by Loren Seibold
I call your attention to a piece in the July-August issue of Atlantic magazine, by Jonathan Rauch, about Christians refusing business from people whom they consider to be sinning. He gives the example of Pack Leader Plus, a Christian-owned dog-walking service in St. Louis that refused to continue serving a customer's pets because the customer supports the legalization of marijuana.
They're not alone in closing doors to what Rauch calls "un-Christian custom." Another case (and one that has made it to the courts) has to do with wedding businesses that refuse to work for gay customers, on the theory that baking a cake for a gay wedding is in effect endorsing gay marriage.
Rauch identifies a useful polarity here, between Christian secession from culture and accomodation with it. He implies that secession is a relatively new current in American religion: "As far as I know, it never occcurred to Catholic bakers to tell remarrying customers to take their business elsewhere." He quotes conservative Ed Whelan that "Those of us growing up in the 1960's and 1970s grew up with an assimilationist ethic… [But] as the culture has become less hospitable to religious beliefs, there is a greater need to be more vigilant." Christians, Rauch surmises, are afraid that discriminatory religious convictions will become as unpopular as racism, and believers pushed out of jobs and contracts. So, ironically, some have reacted by refusing work from those with whom they disagree.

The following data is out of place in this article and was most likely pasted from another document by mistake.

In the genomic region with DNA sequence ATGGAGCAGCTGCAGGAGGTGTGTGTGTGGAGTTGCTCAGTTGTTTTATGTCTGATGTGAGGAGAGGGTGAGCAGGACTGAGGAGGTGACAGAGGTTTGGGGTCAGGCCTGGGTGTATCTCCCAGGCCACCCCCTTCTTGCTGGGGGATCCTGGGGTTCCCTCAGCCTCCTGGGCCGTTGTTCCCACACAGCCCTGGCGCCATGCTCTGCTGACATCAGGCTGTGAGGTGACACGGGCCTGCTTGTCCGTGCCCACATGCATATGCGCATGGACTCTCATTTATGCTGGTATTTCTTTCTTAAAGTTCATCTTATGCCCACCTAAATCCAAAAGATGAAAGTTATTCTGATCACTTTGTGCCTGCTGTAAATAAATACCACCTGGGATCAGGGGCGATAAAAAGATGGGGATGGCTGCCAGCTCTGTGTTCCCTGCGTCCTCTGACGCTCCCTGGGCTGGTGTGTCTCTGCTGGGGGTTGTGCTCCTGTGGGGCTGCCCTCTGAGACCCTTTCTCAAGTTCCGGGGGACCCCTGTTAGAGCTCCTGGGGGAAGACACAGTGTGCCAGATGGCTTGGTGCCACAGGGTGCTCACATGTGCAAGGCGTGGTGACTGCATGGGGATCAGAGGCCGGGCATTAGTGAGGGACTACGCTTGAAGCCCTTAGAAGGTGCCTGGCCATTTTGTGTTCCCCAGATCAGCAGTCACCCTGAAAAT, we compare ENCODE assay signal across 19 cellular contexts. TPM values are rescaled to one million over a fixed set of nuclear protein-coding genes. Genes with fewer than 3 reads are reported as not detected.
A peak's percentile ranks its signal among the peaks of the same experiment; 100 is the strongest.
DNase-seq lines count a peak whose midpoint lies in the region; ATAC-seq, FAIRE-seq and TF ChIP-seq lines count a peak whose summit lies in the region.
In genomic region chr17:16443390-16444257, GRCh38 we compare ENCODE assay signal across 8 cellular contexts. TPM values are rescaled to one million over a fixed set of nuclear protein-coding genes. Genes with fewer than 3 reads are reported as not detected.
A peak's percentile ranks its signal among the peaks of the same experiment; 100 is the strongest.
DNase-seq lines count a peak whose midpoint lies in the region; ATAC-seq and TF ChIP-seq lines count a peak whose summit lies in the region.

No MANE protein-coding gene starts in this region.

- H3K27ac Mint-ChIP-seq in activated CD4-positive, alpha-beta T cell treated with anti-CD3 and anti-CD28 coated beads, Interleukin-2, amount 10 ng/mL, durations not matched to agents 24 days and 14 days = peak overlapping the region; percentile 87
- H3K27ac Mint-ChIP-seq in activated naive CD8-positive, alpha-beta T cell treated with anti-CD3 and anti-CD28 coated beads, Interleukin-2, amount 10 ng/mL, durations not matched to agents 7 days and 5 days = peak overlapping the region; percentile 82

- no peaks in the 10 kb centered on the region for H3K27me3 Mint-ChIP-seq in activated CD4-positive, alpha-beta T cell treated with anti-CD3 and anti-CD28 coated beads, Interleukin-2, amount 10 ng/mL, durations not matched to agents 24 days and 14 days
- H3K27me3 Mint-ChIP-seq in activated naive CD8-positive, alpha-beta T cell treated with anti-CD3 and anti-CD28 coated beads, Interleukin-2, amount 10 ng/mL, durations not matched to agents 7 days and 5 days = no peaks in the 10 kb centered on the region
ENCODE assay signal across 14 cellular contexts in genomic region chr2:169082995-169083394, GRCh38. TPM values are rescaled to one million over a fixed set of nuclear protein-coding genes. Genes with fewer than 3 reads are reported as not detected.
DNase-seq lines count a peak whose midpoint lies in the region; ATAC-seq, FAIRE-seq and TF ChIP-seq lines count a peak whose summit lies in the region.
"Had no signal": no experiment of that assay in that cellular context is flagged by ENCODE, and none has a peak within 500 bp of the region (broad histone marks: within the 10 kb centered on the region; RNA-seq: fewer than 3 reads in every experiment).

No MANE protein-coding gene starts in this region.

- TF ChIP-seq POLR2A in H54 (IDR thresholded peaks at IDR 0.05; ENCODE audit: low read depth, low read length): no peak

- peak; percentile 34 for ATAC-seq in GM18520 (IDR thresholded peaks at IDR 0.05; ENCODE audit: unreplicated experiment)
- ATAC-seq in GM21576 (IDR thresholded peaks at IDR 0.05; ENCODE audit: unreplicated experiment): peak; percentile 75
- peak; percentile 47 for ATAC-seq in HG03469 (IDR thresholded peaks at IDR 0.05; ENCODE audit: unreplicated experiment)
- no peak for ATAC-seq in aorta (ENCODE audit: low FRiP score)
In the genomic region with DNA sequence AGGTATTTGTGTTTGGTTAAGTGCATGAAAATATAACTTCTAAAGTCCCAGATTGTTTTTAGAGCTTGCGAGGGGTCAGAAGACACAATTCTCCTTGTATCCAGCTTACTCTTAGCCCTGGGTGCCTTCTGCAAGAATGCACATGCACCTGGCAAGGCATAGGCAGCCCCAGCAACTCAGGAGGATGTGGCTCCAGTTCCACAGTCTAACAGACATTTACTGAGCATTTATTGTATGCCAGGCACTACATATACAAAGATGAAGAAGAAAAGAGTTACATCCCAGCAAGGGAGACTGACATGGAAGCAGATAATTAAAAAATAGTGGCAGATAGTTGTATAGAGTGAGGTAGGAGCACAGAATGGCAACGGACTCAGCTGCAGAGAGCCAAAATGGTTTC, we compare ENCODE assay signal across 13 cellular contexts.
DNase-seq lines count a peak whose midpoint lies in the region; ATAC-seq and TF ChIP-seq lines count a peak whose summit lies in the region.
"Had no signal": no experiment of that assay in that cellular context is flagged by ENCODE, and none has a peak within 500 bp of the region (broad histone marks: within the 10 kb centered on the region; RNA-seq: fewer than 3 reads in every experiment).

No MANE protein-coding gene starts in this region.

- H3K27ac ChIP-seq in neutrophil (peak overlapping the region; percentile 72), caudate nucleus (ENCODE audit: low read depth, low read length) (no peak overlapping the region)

Have lines in the culture war hardened where religion is concerned? I give Rauch (who identifies himself as a gay atheist) credit for recognizing that religious people have the right to accomodation. "There is an absolutist streak among some secular civil-rights advocates. They think, justifiably, that discrimination is wrong and should not be tolerated, but they are too quick to overlook the unique role religion plays in American life and the unique protections it enjoys under the First Amendment."
His argument is that Christian secession simply isn't a wise strategy for the church. It "puts the faithful in open conflict with the value that young Americans hold most sacred." He suggests that Christians ought to tap into their "missionary tradition of engagement and education, of resolutely and even cheerfully going out into an often uncomprehending world, rather than staying home with the shutters closed."
He adds, "This much I can guarantee: the First Church of Discrimination will find few adherents in 21st-century America." "They might as well write off the next two or three or 10 generations, among whom nondiscrimination is the 11th commandment."
Is Rauch right or wrong? What do you think?